A new assessment of monkeypox infections in a remote area of the Democratic Republic of the Congo (DRC)—with a strain linked to more severe disease than what’s circulating internationally —shows transmission rates rising closer to the point where outbreaks are likely to be larger and more frequent.
The report from researchers at the US Centers for Disease Control and Prevention (CDC), Kinshasa School of Public Health, and the DRC’s Ministry of Public Health is based on data collected between 2013 and 2017, raises fresh concerns about the transmission of monkeypox in Africa.
That includes its potential to cause more cases in African communities, which may in turn increase risks of new outbreaks globally. The findings were presented today at the Annual Meeting of the American Society of Tropical Medicine and Hygiene.
“Our data show that monkeypox transmission in the area we studied was notably higher than previous estimates and was getting close to the point where it can cause large and sustained local outbreaks,” said Kelly Charniga, PhD, MPH, a Prevention Effectiveness Fellow at CDC.
“With today’s interconnected world, outbreaks don’t necessarily stay at their source. This research puts the global health community on alert that there may be the opportunity for larger outbreaks in DRC on the horizon and we must work diligently to prevent future outbreaks where people are most at risk for getting and dying from monkeypox.”
Charniga and her colleagues analyzed reports from 1,463 laboratory-confirmed cases that occurred between 2013 and 2017 in Tshuapa Province in northwestern DRC. The team focused on calculating what is known as the reproduction number, which measures the average number of new cases caused by a single infection.
The effective reproduction number, also known as Rt, is a closely watched parameter for any infectious disease. Rt values greater than 1 indicate that every new infection is causing at least one additional case, with the potential for sustained transmission. Charniga and her colleagues found that the Rt for monkeypox in the region they studied had risen to 0.81. That Rt value is up from 0.3 to 0.5 seen in the 1980s—rates that were consistent with the isolated, sporadic outbreaks of monkeypox that have been occurring in the region for some 50 years.
“When it’s significantly below one, outbreaks die out because fewer people are being infected – and thus spreading the disease to others. That’s what we have typically seen in the DRC, small outbreaks that don’t last,” Charniga said. “But if it gets closer to or above one, then a disease can continue to spread between people in a region and outbreaks can be larger and more frequent.”
The researchers also found new evidence of potentially more regular “spillovers” of monkeypox infections from rodents, which are thought to be the natural reservoirs, to people. Infections from rodents, often involving children, were then continued through person-to-person spread to household contacts. Charniga said that the more this happens, the more opportunities there are for monkeypox to be sustained solely by spread between people.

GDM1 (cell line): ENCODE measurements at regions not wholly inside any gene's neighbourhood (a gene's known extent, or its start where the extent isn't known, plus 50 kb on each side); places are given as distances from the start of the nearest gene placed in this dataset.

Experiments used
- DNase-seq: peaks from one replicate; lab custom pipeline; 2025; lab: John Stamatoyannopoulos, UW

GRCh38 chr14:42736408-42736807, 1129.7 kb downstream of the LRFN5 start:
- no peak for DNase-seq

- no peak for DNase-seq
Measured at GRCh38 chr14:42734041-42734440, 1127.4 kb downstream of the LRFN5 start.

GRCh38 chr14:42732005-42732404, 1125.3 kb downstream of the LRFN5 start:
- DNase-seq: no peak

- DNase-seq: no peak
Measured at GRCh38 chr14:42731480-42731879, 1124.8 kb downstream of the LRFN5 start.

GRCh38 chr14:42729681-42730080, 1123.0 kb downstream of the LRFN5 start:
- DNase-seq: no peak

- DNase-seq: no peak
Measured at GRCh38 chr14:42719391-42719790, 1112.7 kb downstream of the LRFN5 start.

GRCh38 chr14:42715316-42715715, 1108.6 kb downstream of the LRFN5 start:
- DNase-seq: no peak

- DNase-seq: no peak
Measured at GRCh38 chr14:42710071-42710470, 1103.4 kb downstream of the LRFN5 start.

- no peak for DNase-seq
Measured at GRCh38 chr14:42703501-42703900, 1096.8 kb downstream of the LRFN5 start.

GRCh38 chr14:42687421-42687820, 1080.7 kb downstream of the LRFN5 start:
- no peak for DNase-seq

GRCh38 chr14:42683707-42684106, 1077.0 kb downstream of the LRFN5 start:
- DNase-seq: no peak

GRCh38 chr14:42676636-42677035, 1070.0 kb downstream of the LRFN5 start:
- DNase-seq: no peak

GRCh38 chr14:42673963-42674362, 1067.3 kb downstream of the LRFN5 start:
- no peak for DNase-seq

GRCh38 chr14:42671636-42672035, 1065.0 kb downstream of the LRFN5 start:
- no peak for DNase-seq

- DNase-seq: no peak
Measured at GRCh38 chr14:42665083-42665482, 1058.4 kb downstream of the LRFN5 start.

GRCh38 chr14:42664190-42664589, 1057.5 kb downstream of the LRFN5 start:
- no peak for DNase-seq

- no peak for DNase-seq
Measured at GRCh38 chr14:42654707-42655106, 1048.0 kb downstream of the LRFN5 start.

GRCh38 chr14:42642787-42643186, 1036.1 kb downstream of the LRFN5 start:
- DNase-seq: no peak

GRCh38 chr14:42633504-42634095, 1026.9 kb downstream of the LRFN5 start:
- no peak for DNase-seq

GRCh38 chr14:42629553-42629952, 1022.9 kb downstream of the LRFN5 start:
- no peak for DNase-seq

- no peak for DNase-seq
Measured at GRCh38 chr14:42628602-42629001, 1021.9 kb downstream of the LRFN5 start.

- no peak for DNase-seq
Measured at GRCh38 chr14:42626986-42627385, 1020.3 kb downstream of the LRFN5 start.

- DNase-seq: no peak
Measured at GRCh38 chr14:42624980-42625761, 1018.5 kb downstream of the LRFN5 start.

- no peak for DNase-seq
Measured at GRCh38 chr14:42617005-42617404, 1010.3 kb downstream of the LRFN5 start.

Monkeypox cases in African countries where the disease has traditionally been found have been increasing during the past several years, including the re-emergence of monkeypox in Nigeria after 40 years with no reported cases there.
“Many people in CDC, the World Health Organization and in health ministries and research institutions across sub-Saharan Africa were calling attention to the rising danger of monkeypox long before we started seeing infections outside of Africa,” said ASTMH President Daniel Bausch, MD, MPH&TM, FASTMH. “This study provides important new insights that point to the urgent need to provide additional resources that can help Africans fight this disease.”
An additional concern is the two different types or “clades” of monkeypox virus. The one that long has been circulating in the DRC—known as Clade I—can have a fatality rate up to 10%, while the fatality rate for the Clade II virus, found in West Africa and the source of recent outbreaks outside Africa, is usually less than 3%. Charniga said severe complications caused by monkeypox, which can include blindness, also appear to be more common with Clade I.
Infections with both clades of monkeypox have become more common in Africa since smallpox vaccination was halted around 1982 following global eradication of the smallpox.
Monkeypox virus is in the same virus family as variola virus, the cause of smallpox, and smallpox vaccines and therapeutics may also work against monkeypox.
However, there is little access anywhere in Africa to these products since most of the global supply was produced as a countermeasure for possible bioterrorism against smallpox and is not widely available. There is now a vaccine licensed for use against monkeypox, but there is only one manufacturer globally and much of its production is under contract to the United States.
Given the poor access to vaccines, fighting monkeypox in Africa—and limiting the risk for new global outbreaks, including those involving the more dangerous Clade I—requires more surveillance and contact tracing to prevent onward spread of monkeypox. Charniga said that since 2010, CDC and the Kinshasa School of Public Health have been assisting DRC with improving surveillance in rural areas, where many clinics still rely on paper forms to report suspected cases.
“The best way to prevent monkeypox from causing more outbreaks in DRC and from becoming a bigger global problem is to devote more attention to areas where it is clearly causing the most suffering today,” she said.
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